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  • Writer's pictureBen Lacy


QUESTION: What should we have done here????

OK. So I was playing the other day and an incredible thing happened that stopped us all in our tracks. This was south Florida, so it sometimes is pretty windy and it was that day. Our opponents hit a ball in an attempt to lob it. The wind was blowing into our opponent's faces, but the ball still got over into our side of the court. My team mate and I were back because we thought they would slam it, but we ran up when we saw the ball go up. When the ball hit the court, it had a lot of backspin, bounced up pretty high and went BACK OVER INTO THEIR COURT before we could hit it on our side. Now, I know there's a rule that says you can't reach over the net before you hit the ball, but there was no way for us to hit it before it went back over. After it landed back on their side, we sort of celebrated thinking we had won the point without having to hit the ball, but our opponents claimed we hadn't returned it properly because the ball had bounced twice before we hit it. Please help!


ANSWER: Tracy. I'm afraid your opponents were correct. They won that rally because your team did not return the ball before it bounced twice. Here's the rule for that:

7.E. Failure of a standing player to return the ball before it bounces twice on the receiving player’s side of the net [...]

Generally speaking, you are also correct in thinking that you cannot reach over the net to hit a ball. Here's the rule for that:

11.I. Plane of the Net. Crossing the plane of the net prior to striking the ball is a fault.

Now, notice that rule 7.E says "twice on the receiving player's side." This is the part that is tricky and has to be interpreted. If it were not for the wind/backspin, the ball would have been able to bounce twice on the receiver's side. Now, I am not a fan of interpretations of rules, but in lot of cases, there are times when interpretation has to occur by the referee.

In this particular case (ball bouncing back over due to wind/backspin), it has happened so often that USA Pickleball has included a specific exception that allow players to ignore the first sentence in rule 11.I. Further down in rule 11.1 you have:

11.I.1. Exception: If the ball bounces into a receiving player’s court with enough backspin or wind aid to cause it to return to the other side of the net, the receiving player may cross the plane of the net (over, under or around the net post) to hit the ball. It is a fault if the receiving player (or anything the receiving player is wearing or carrying) crosses the plane of the net before the ball has first crossed back over the plane of the net to the opponent’s side. It is a fault if the player touches the net system, the opponent’s court, or the opponent while the ball is still in play.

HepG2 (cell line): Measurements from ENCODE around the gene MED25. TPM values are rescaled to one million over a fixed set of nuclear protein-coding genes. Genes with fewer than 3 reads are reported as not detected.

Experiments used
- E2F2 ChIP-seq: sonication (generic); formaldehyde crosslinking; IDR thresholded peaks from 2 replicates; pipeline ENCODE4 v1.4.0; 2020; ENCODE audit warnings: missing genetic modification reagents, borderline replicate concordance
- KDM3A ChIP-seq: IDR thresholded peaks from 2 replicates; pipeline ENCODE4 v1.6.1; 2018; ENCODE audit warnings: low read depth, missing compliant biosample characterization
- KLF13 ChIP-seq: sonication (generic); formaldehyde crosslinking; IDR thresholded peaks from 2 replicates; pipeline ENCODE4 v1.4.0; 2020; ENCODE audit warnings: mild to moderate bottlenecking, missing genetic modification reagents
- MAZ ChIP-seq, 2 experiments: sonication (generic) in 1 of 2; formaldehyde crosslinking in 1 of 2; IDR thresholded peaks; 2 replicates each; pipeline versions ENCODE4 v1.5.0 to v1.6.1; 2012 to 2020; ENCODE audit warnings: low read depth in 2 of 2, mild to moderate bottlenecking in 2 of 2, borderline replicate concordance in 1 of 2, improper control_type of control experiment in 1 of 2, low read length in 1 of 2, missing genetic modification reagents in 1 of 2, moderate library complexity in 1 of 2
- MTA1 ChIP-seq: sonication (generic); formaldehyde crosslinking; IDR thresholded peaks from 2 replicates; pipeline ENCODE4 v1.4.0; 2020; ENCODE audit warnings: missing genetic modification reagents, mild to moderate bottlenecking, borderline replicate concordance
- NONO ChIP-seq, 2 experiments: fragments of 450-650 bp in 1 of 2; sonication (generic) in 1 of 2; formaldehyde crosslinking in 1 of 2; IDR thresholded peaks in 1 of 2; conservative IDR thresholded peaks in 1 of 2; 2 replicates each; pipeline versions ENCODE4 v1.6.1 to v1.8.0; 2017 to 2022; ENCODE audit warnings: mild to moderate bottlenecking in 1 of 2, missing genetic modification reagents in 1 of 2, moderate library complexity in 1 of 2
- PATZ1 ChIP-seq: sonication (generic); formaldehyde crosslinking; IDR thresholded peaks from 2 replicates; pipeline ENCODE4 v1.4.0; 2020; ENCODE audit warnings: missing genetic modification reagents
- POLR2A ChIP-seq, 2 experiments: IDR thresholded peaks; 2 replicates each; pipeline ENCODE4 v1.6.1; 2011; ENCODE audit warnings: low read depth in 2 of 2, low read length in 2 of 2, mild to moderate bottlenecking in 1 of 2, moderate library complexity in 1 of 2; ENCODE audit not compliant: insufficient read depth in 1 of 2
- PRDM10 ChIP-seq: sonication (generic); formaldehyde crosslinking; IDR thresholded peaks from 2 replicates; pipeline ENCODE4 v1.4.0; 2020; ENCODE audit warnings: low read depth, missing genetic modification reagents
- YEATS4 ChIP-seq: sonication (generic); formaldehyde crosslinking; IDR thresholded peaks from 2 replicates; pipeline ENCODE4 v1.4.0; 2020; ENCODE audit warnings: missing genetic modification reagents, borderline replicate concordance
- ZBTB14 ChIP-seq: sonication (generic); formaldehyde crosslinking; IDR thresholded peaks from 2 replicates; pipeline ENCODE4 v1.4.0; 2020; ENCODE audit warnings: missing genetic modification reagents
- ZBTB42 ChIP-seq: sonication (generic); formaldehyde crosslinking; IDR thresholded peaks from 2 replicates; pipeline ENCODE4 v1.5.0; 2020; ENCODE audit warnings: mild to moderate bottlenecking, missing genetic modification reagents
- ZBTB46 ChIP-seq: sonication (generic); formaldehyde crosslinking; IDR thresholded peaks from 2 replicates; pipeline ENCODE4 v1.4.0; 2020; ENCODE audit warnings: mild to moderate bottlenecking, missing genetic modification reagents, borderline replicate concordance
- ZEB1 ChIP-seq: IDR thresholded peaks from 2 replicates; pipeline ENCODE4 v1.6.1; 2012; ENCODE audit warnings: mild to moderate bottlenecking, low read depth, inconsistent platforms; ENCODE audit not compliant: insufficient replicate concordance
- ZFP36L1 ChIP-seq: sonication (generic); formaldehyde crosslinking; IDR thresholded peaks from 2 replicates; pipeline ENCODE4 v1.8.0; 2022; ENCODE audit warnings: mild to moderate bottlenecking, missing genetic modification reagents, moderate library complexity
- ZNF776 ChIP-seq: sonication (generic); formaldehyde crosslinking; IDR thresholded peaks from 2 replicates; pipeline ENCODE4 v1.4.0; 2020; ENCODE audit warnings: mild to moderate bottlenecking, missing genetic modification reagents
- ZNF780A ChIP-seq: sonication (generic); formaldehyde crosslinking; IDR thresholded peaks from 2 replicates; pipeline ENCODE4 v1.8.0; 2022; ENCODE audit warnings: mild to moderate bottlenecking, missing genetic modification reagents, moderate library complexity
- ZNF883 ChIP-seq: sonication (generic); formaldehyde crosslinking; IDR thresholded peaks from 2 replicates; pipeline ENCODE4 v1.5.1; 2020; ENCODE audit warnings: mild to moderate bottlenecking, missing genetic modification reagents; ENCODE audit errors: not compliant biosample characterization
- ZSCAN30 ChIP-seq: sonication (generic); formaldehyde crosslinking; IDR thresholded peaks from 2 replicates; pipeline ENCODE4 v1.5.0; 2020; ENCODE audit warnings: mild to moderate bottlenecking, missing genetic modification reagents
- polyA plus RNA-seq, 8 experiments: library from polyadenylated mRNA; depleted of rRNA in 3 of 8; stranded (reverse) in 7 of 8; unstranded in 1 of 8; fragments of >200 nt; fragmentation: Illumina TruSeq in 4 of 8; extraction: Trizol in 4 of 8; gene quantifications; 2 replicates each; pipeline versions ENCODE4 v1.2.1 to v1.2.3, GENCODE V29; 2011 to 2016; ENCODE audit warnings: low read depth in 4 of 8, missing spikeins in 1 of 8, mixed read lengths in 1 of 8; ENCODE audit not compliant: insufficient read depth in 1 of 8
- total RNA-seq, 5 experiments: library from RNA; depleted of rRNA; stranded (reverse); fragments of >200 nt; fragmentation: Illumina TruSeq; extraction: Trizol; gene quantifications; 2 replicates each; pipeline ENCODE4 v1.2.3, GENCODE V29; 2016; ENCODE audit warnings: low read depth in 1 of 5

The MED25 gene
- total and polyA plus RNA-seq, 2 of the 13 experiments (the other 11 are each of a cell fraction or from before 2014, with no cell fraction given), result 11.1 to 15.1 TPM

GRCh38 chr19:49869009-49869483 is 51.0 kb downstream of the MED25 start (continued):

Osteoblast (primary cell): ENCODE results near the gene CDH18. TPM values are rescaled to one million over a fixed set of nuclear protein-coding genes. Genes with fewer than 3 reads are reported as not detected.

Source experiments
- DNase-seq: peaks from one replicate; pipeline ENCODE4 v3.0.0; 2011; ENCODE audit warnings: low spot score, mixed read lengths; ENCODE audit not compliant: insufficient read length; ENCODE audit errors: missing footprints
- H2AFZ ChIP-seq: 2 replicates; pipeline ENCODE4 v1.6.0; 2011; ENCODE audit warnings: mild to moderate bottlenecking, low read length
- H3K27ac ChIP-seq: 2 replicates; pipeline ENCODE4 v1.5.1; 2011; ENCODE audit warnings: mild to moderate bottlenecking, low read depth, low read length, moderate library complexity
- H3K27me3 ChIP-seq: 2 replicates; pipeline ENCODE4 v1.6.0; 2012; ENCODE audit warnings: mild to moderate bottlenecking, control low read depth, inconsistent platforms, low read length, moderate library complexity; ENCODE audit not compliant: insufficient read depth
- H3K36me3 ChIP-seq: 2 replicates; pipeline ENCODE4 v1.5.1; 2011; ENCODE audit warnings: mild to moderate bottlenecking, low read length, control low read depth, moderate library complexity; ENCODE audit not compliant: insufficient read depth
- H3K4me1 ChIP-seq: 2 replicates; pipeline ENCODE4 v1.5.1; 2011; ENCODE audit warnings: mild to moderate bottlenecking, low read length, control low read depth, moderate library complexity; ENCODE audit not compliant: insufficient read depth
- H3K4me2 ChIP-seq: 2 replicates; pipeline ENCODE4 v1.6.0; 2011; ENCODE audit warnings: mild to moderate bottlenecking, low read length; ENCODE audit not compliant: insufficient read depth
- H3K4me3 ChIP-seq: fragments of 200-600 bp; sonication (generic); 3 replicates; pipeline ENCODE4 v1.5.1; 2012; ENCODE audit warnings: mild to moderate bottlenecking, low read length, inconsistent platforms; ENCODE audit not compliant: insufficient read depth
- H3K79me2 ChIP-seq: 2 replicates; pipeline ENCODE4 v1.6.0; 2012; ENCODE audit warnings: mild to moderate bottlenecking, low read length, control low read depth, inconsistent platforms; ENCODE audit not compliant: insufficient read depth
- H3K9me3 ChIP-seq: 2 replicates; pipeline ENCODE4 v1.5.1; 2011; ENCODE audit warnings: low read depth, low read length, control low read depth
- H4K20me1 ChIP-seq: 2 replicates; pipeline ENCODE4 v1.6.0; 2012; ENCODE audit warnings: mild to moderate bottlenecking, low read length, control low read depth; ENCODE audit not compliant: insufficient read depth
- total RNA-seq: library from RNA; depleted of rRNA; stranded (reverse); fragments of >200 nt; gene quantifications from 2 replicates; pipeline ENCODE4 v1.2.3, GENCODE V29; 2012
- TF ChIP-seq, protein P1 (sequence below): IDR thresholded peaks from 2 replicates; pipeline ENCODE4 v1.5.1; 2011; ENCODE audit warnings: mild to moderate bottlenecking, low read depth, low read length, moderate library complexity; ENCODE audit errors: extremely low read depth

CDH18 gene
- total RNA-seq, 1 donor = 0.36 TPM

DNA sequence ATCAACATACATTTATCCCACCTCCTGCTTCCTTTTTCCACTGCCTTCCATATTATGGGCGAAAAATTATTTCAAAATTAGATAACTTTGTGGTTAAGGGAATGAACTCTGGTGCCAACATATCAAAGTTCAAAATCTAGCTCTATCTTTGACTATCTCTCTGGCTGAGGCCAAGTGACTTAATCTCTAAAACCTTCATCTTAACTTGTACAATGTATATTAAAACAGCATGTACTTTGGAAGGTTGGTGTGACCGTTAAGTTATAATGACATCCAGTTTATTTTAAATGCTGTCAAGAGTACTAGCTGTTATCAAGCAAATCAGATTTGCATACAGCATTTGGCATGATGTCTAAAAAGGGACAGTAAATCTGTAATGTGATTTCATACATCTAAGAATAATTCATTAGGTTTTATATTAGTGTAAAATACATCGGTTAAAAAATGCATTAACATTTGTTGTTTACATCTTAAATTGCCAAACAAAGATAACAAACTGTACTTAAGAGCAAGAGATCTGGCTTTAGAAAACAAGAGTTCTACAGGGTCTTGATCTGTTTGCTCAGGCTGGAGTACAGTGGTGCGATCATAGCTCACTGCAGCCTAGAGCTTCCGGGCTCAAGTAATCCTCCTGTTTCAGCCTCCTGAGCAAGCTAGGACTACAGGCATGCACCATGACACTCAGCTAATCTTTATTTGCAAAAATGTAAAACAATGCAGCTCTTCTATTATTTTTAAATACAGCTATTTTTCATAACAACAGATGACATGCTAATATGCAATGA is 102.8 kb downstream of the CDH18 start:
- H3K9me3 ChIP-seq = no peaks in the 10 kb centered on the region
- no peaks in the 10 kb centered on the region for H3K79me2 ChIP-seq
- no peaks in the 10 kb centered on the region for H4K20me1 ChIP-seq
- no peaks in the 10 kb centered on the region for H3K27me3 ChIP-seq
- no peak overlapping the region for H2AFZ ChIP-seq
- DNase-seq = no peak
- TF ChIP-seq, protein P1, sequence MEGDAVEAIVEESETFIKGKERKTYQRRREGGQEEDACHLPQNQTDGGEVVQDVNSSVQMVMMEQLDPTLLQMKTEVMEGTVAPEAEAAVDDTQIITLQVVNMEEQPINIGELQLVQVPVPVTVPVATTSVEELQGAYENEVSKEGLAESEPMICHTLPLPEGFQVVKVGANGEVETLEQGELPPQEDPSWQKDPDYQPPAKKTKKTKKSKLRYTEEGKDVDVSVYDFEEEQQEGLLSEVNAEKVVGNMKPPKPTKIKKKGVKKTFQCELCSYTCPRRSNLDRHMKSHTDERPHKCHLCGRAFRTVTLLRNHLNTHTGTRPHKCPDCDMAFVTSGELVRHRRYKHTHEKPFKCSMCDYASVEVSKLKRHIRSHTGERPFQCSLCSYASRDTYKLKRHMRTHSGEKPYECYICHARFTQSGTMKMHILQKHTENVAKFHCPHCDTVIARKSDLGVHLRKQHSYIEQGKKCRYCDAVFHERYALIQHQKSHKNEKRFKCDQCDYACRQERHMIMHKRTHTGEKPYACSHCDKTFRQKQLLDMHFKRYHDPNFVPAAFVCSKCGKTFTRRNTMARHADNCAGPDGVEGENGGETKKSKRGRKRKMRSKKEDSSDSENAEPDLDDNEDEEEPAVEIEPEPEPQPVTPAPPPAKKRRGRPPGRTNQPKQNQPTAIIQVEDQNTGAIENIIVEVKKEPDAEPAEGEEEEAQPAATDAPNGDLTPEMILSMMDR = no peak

So, in the future, when you see the ball is going to bounce back over into your opponent's court due to backspin or wind, wait for it to go back beyond the net plane, then reach over and smack it left, right, back into the net...anywhere that your opponent's ain't. Just make sure when you reach over you 1) don't touch the net or net post, 2) don't let your feet slide under the net since that would be touching your opponent's court, and 3) don't touch your opponent with your hand or paddle.

I know this was a long answer, but it happens frequently enough that the answer needed detail.

I hope that helps and I'll see you on the courts!


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George Buggs
George Buggs
May 25, 2023

Would it be correct to say, any ball that bounces on your side of the net may be struck by you or partner?

Ben Lacy
Ben Lacy
May 26, 2023
Replying to

Yes, generally speaking, that is correct. There are a very few examples where that is NOT true. For example, you drop your paddle and your partner picks it up to hand it to you while the ball is live. Not only can your partner NOT hit the ball, that situation is an instant fault (Rule 11.N.). That said, I can think of no situation where a ball that legally bounces on your END (sides are LEFT and RIGHT) of the court cannot be struck by either player.

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